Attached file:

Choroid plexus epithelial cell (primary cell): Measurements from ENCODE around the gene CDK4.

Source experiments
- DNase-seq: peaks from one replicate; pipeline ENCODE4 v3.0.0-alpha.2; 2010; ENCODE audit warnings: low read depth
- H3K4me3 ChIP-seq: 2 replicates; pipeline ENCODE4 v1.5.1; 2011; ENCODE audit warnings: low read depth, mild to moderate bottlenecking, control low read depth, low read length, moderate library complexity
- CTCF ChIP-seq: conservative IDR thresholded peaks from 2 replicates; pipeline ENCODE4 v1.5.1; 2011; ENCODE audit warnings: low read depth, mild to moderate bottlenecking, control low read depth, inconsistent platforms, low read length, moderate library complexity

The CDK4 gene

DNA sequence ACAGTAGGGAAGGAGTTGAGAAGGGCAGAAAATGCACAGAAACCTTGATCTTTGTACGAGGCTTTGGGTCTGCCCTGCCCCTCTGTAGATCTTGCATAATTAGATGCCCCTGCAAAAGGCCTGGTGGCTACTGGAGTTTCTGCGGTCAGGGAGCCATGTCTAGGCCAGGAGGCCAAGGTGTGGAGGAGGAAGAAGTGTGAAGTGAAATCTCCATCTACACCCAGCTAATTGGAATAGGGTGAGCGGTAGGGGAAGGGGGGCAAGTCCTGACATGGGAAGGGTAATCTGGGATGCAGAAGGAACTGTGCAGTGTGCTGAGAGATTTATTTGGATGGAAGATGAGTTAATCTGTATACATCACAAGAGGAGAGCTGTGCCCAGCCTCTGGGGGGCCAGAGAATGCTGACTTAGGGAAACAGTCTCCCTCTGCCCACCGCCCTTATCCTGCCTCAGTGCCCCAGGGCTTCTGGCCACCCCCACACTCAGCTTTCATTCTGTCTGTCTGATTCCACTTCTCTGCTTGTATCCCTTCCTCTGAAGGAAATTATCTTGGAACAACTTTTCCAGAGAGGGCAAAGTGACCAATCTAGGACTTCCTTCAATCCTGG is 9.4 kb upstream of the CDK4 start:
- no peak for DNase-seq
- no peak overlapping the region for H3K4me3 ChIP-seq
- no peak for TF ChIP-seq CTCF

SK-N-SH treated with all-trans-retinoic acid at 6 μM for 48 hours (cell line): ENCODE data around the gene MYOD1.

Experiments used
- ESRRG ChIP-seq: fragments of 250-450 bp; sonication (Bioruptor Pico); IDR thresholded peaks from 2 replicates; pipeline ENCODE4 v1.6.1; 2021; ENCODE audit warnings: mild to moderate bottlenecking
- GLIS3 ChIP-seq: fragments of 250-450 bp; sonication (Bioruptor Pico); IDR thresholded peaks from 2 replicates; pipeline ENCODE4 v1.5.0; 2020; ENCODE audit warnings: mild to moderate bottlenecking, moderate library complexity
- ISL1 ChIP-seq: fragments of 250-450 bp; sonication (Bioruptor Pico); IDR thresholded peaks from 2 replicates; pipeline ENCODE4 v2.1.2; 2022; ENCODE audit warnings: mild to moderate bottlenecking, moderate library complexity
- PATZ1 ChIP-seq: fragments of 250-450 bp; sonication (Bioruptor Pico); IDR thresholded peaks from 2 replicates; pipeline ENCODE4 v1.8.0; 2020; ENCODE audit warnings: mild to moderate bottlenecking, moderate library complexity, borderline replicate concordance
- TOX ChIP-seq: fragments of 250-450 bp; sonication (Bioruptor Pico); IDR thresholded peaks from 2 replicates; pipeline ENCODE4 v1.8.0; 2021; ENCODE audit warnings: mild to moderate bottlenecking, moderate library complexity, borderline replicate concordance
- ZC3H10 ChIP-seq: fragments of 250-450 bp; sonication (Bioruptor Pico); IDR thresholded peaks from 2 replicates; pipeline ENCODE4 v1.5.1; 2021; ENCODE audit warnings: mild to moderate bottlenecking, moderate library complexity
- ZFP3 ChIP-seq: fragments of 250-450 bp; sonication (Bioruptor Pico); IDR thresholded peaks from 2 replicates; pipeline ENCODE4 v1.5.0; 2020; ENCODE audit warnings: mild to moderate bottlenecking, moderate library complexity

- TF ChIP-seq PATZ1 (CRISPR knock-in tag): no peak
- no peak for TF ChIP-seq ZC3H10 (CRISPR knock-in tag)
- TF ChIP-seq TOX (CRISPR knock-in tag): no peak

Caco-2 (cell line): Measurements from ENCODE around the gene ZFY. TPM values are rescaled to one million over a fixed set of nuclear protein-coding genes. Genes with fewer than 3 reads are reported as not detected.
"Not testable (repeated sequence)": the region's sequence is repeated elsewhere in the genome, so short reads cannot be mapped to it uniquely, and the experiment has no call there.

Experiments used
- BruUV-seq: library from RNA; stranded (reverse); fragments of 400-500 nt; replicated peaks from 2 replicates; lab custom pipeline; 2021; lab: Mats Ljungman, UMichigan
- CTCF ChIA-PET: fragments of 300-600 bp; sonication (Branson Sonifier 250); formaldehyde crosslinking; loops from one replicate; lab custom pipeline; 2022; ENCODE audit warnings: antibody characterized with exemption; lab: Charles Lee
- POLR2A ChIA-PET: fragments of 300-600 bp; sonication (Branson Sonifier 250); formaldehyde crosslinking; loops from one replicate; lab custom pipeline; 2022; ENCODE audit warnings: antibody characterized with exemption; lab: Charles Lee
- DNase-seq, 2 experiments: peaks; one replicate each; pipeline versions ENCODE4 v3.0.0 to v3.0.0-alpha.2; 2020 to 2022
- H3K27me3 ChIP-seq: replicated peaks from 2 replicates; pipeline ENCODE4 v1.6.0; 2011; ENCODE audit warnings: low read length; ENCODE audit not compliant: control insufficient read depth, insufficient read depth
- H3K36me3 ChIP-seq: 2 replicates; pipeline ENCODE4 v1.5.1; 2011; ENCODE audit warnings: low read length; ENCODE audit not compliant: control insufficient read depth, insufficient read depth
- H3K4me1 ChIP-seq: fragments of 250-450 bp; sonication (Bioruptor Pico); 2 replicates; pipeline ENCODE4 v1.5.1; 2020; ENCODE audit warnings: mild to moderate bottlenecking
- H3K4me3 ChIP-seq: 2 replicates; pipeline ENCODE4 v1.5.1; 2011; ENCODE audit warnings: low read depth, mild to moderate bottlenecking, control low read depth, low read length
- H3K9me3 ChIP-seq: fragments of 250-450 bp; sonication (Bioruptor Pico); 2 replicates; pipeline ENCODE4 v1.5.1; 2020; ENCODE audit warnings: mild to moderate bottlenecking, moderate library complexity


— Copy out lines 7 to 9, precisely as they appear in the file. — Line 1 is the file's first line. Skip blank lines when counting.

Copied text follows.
DNA sequence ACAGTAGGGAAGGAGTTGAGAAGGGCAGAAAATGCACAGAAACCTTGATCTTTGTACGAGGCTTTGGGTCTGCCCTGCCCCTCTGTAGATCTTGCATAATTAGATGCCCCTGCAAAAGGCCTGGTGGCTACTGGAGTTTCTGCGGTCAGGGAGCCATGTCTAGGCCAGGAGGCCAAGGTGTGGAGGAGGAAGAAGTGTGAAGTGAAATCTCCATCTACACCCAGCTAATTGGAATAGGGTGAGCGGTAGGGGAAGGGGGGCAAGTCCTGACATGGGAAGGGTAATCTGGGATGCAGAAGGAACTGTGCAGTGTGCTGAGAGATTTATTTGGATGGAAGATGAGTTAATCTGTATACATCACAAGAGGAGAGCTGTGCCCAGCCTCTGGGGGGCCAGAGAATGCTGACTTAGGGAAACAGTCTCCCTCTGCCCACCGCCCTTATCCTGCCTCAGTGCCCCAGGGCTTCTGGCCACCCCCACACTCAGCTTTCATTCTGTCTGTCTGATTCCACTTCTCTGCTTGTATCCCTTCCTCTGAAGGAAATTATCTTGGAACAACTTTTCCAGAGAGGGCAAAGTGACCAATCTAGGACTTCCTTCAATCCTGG is 9.4 kb upstream of the CDK4 start:
- no peak for DNase-seq
- no peak overlapping the region for H3K4me3 ChIP-seq